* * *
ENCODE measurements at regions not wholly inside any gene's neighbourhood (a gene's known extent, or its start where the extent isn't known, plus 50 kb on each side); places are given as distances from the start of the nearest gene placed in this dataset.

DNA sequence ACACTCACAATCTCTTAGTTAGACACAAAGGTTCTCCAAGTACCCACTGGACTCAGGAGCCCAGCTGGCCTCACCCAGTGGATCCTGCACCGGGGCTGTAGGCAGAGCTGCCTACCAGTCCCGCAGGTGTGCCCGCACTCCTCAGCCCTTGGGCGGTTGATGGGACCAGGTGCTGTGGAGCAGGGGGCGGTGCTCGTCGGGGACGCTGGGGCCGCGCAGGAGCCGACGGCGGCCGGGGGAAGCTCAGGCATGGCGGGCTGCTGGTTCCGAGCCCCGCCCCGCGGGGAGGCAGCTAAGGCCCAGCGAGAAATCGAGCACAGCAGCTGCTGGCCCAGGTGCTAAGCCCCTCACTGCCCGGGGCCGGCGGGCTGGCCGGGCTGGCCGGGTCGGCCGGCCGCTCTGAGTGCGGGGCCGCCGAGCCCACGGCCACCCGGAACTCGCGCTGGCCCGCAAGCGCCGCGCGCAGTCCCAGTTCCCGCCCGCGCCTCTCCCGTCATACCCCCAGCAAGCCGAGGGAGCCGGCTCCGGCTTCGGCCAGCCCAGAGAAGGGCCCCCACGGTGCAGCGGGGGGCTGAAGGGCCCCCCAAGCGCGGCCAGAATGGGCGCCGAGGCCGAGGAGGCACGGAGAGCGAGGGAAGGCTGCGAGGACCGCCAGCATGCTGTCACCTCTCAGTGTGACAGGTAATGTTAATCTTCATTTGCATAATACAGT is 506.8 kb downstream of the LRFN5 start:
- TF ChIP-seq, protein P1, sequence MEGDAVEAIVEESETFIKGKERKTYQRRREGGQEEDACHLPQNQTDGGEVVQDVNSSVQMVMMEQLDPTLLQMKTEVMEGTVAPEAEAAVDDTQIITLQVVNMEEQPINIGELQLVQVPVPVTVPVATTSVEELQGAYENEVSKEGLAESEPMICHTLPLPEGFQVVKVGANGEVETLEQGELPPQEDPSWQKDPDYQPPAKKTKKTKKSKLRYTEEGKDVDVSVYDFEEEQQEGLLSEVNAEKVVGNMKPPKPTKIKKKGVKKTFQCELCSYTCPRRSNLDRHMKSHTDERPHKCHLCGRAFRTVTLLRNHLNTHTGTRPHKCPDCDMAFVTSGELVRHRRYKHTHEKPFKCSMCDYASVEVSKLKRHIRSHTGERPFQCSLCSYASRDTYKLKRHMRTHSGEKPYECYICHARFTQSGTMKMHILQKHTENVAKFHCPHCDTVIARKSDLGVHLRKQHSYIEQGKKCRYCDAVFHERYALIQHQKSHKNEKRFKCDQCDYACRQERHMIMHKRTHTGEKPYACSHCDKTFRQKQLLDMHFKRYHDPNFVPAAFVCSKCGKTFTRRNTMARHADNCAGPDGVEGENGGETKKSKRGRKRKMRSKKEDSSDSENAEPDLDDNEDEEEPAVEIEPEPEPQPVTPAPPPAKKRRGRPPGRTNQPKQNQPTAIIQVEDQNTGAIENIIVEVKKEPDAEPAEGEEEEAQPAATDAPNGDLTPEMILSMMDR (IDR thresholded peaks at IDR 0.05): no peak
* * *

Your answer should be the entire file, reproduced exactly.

ENCODE measurements at regions not wholly inside any gene's neighbourhood (a gene's known extent, or its start where the extent isn't known, plus 50 kb on each side); places are given as distances from the start of the nearest gene placed in this dataset.

DNA sequence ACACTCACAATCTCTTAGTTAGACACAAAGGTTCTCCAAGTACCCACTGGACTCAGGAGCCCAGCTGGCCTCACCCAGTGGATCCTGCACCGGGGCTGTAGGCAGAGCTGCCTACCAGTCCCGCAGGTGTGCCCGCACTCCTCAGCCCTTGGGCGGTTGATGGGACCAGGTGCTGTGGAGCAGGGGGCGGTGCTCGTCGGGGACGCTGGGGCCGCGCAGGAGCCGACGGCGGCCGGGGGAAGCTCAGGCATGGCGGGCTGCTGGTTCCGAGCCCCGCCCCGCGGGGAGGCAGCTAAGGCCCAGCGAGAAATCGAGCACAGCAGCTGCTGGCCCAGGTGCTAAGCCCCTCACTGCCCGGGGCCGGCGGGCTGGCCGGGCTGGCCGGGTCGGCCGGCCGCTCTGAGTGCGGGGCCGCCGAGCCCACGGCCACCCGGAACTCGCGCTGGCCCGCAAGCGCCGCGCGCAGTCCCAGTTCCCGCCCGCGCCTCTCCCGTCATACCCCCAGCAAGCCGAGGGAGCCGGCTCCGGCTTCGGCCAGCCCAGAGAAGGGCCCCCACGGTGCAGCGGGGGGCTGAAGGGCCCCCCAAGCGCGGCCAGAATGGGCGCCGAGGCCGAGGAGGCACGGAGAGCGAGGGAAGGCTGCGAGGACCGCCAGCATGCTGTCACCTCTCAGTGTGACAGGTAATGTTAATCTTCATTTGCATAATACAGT is 506.8 kb downstream of the LRFN5 start:
- TF ChIP-seq, protein P1, sequence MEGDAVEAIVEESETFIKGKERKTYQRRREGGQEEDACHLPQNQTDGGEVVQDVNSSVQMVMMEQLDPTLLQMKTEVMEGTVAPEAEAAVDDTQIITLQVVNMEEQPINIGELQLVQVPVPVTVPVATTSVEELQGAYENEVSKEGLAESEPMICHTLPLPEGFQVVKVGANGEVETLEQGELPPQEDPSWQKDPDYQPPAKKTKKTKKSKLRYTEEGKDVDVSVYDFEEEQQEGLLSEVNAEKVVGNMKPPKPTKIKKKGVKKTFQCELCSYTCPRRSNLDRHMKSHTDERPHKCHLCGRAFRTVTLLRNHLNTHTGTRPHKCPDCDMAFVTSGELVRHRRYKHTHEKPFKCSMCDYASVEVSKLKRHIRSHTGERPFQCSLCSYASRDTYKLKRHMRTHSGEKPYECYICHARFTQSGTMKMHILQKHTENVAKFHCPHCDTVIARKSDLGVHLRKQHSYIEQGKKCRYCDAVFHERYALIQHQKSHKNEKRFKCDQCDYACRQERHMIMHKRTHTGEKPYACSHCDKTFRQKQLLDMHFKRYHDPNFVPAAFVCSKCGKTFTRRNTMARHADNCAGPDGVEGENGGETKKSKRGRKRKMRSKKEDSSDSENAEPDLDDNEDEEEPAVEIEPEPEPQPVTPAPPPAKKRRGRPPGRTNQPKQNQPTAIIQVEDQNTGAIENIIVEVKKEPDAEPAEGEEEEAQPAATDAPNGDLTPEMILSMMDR (IDR thresholded peaks at IDR 0.05): no peak